37. Final notice? : OBIT
“Obituary” comes from the Latin “obituaris”, originally the record of the death of a person, although the literal meaning is “pertaining to death”.
38. Taps instrument : BUGLE
“Taps” is played nightly by the US military, indicating “lights out”. It’s also known as “Butterfield’s Lullaby” as it is a variation of an older bugle call named the “Scott Tattoo”, arranged during the Civil War by the Union Army’s Brigadier General Daniel Butterfield. The tune is called “Taps”, from the notion of drum taps, as it was originally played on a drum, and only later on a bugle. The whole tune comprises just 24 notes, with there only being four different notes within the 24, i.e. “low G”, C, E and “high G”. Minimalism at its best …
39. Dust __: tiny house critter : MITE
According to the American Lung Association, about four out of five homes in the US have dust mites in at least one bed. Houses with carpets are more likely to have dust mites, as are homes in humid parts of the country. Dust mites can be eradicated from by exposing them to a temperature over 105 degrees C in a clothes dryer.
40. Panhandles : BEGS
“To panhandle” is “to beg”. The term has been in use since the very early 1900s and probably comes from the sticking out of one’s hand and arm, like the handle of a pan.
42. Problem during sleep : APNEA
Sleep apnea (“apnoea” in British English) can be caused by an obstruction in the airways, possibly due to obesity or enlarged tonsils.
46. Hawaiian strings : UKES
The ukulele (uke) originated in the 1800s and mimicked a small guitar brought to the Hawaiian Islands by Portuguese immigrants.
47. High-tech rte. finder : GPS
A global positioning system (GPS) might point out a route (rte.).
53. Hockey great Bobby : ORR
Bobby Orr is regarded as one of the greatest hockey players of all time. By the time he retired in 1978 he had undergone over a dozen knee surgeries. At 31 years of age, he concluded that he just couldn’t skate anymore. Reportedly, he was even having trouble walking.
56. __ Wednesday : ASH
In the Christian tradition, the first day in the season of Lent is called Ash Wednesday. On Ash Wednesday, Palm Crosses from the prior year’s Palm Sunday are burned. The resulting ashes are mixed with sacred oil and then used to anoint worshipers on the forehead with the shape of a cross.
57. How to ask journalist Roberts if she’d like an Oreo? : COOKIE COKIE
Cokie Roberts is a great journalist and author, best known for her work with National Public Radio.
61. 2016 Olympics city : RIO
Even though the 2016 Olympic Games was a “summer” competition, it was held in Rio de Janeiro in the winter. As Rio is in the southern hemisphere, the opening ceremony on 5th August 2016 fell in the local season of winter. The 2016 games was also the first to be held in South America, and the first to be hosted by a Portuguese-speaking country.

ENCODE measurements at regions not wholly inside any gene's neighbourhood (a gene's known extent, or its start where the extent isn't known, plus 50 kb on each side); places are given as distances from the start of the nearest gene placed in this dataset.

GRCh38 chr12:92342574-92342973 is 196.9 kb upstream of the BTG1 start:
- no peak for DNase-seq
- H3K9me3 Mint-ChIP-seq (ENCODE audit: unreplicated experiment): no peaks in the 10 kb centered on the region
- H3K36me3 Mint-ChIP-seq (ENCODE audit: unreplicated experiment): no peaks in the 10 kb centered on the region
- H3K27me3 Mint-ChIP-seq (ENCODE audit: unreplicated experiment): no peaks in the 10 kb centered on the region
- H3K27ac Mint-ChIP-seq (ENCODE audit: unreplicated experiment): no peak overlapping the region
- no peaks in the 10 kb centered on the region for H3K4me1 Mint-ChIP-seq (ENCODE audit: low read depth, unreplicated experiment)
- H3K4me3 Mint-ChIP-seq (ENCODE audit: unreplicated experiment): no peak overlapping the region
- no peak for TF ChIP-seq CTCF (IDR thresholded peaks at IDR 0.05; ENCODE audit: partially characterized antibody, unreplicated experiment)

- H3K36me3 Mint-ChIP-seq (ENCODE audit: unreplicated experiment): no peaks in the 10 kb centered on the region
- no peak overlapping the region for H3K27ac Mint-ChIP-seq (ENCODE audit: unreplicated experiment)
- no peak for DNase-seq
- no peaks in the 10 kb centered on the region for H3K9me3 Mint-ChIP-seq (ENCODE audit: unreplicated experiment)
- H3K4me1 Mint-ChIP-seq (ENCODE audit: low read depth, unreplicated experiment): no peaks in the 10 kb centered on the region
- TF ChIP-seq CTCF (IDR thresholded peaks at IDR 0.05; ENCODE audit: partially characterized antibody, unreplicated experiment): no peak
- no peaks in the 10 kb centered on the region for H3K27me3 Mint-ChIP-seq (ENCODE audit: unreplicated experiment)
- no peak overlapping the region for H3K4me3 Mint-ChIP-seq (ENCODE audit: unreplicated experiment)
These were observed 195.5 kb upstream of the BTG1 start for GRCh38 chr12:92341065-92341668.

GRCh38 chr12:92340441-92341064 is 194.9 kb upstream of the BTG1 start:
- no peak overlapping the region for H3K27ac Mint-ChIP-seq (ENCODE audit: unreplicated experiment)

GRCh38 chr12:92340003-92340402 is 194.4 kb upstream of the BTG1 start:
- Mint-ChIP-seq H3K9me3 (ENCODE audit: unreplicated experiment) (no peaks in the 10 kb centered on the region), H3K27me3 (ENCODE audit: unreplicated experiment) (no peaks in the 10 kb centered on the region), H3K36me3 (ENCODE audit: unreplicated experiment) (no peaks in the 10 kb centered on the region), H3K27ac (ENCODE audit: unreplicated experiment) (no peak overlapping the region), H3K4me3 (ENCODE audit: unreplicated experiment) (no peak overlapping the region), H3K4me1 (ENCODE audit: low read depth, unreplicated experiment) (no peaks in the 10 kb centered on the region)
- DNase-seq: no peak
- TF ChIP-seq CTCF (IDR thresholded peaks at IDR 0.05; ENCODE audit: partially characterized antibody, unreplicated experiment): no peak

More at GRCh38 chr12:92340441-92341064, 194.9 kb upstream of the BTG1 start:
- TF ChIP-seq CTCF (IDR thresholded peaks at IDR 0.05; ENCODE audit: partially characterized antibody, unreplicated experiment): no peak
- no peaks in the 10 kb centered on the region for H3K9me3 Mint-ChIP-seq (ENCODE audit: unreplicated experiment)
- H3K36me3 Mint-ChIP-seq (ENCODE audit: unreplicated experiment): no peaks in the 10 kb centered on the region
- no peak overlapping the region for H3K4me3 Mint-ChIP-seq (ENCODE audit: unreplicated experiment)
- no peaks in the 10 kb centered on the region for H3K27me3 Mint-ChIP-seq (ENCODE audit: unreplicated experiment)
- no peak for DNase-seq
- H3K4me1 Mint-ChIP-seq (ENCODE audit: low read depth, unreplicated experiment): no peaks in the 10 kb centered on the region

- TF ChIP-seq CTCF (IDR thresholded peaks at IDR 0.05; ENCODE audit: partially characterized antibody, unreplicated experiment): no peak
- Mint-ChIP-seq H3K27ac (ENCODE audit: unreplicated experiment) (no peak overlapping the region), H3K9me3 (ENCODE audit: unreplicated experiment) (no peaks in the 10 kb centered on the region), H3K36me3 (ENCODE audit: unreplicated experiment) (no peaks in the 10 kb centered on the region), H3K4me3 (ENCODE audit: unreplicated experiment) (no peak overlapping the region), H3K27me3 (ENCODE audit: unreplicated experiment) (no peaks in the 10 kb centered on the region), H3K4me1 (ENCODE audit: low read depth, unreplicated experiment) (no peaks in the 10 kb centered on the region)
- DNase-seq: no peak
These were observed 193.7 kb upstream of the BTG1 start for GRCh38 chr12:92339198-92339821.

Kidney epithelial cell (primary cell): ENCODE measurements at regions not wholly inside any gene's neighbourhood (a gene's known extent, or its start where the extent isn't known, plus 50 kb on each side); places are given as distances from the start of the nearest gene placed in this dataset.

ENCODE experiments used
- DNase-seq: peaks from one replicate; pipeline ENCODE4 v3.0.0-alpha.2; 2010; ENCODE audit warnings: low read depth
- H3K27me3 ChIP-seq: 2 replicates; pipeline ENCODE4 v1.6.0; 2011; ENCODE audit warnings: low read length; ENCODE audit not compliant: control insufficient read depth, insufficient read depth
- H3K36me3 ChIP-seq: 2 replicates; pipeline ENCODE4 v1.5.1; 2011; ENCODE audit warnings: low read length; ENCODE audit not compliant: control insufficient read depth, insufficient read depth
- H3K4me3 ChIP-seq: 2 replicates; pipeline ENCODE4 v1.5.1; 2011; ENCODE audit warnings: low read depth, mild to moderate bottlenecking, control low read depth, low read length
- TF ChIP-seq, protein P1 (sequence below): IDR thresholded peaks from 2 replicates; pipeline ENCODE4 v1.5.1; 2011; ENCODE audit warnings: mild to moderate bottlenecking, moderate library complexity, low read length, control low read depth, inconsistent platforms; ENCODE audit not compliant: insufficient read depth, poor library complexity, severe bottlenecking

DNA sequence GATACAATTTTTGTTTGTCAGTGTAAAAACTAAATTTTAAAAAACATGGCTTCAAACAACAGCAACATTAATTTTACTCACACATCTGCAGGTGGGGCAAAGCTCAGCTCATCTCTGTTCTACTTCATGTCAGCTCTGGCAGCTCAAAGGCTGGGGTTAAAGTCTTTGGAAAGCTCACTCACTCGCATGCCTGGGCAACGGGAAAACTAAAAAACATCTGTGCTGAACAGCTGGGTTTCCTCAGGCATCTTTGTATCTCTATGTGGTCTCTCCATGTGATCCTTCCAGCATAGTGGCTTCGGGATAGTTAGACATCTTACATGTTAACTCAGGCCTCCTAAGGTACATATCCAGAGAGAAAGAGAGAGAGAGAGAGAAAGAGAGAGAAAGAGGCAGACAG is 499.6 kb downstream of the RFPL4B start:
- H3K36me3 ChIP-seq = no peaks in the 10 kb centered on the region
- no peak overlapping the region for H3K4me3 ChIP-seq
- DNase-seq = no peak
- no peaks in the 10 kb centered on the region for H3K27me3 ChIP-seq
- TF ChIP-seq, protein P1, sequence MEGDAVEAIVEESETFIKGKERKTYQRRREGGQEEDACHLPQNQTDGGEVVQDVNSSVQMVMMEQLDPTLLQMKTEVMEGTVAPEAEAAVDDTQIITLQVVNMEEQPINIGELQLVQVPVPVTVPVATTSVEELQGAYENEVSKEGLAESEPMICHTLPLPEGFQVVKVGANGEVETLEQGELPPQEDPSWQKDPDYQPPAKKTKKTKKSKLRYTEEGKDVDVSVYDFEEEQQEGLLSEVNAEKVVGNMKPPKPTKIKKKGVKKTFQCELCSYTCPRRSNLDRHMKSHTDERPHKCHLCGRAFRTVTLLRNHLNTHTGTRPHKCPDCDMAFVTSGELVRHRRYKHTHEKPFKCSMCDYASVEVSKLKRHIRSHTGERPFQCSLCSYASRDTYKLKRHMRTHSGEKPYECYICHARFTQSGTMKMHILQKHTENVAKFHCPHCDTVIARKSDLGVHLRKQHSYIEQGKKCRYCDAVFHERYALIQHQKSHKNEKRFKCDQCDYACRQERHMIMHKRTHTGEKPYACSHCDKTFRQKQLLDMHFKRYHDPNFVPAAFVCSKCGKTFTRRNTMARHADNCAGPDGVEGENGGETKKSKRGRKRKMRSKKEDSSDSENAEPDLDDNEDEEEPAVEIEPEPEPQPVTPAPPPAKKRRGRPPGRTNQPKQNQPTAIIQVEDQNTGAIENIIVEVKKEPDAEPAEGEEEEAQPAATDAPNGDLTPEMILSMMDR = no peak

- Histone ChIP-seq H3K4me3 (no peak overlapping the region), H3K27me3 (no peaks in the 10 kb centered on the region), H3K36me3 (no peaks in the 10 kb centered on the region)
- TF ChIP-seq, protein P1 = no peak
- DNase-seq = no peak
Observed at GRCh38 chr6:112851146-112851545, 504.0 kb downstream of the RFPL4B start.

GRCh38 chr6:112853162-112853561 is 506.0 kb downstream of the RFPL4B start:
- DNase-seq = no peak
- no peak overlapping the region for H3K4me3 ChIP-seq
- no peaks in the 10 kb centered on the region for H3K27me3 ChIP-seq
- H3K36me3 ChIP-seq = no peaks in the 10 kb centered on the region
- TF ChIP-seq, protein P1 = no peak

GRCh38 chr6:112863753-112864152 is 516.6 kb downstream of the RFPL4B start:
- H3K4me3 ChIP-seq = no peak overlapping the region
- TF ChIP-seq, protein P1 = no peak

62. Blacksmith’s block : ANVIL
A blacksmith is someone who forges and shapes iron, perhaps to make horseshoes. A farrier is someone who fits horseshoes onto the hooves of horses. The term “blacksmith” is sometimes used for one who shoes horses, especially as many blacksmiths make horseshoes and fit them as well.
63. “Lady and the __” : TRAMP
“Lady and the Tramp” is a classic animated feature from Walt Disney, released in 1955. The title characters are a female American Cocker Spaniel and a male stray mutt. Who can forget the scene where the Tramp and Lady are “on a date” and together eat that one strand of spaghetti? So cute!
65. Boglike : PEATY
When dead plant matter accumulates in marshy areas, it may not fully decay due to a lack of oxygen or acidic conditions. We are familiar with this in Ireland, because this decaying matter can form peat, and we have lots and lots of peat bogs.
66. Eye sores : STYES
A stye is a bacterial infection of the sebaceous glands at the base of the eyelashes, and is also known as a hordeolum.
2. Losing casino roll : CRAP
“To crap out” is to make a losing roll on the first throw in a game of craps. A losing roll (aka “a crap”) is a roll of 2, 3 or 12.
If one considers earlier versions of craps, then the game has been around for a very long time and probably dates back to the Crusades. It may have been derived from an old English game called “hazard” also played with two dice, which was mentioned in Geoffrey Chaucer’s “Canterbury Tales” from the 1300s. The American version of the game came here courtesy of the French and first set root in New Orleans where it was given the name “crapaud”, a French word meaning “toad”.